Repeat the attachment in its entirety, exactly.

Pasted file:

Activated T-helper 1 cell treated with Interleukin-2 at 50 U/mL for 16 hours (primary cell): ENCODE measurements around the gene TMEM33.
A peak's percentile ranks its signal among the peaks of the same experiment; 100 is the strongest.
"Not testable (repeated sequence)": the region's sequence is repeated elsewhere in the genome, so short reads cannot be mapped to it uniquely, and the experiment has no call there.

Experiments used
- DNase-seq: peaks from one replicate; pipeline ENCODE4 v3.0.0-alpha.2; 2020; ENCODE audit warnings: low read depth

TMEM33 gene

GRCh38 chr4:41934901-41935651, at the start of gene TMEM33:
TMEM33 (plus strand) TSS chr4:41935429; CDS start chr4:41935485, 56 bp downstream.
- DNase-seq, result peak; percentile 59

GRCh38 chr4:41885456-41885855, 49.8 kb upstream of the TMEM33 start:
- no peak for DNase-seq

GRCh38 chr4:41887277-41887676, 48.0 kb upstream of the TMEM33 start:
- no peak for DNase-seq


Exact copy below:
Activated T-helper 1 cell treated with Interleukin-2 at 50 U/mL for 16 hours (primary cell): ENCODE measurements around the gene TMEM33.
A peak's percentile ranks its signal among the peaks of the same experiment; 100 is the strongest.
"Not testable (repeated sequence)": the region's sequence is repeated elsewhere in the genome, so short reads cannot be mapped to it uniquely, and the experiment has no call there.

Experiments used
- DNase-seq: peaks from one replicate; pipeline ENCODE4 v3.0.0-alpha.2; 2020; ENCODE audit warnings: low read depth

TMEM33 gene

GRCh38 chr4:41934901-41935651, at the start of gene TMEM33:
TMEM33 (plus strand) TSS chr4:41935429; CDS start chr4:41935485, 56 bp downstream.
- DNase-seq, result peak; percentile 59

GRCh38 chr4:41885456-41885855, 49.8 kb upstream of the TMEM33 start:
- no peak for DNase-seq

GRCh38 chr4:41887277-41887676, 48.0 kb upstream of the TMEM33 start:
- no peak for DNase-seq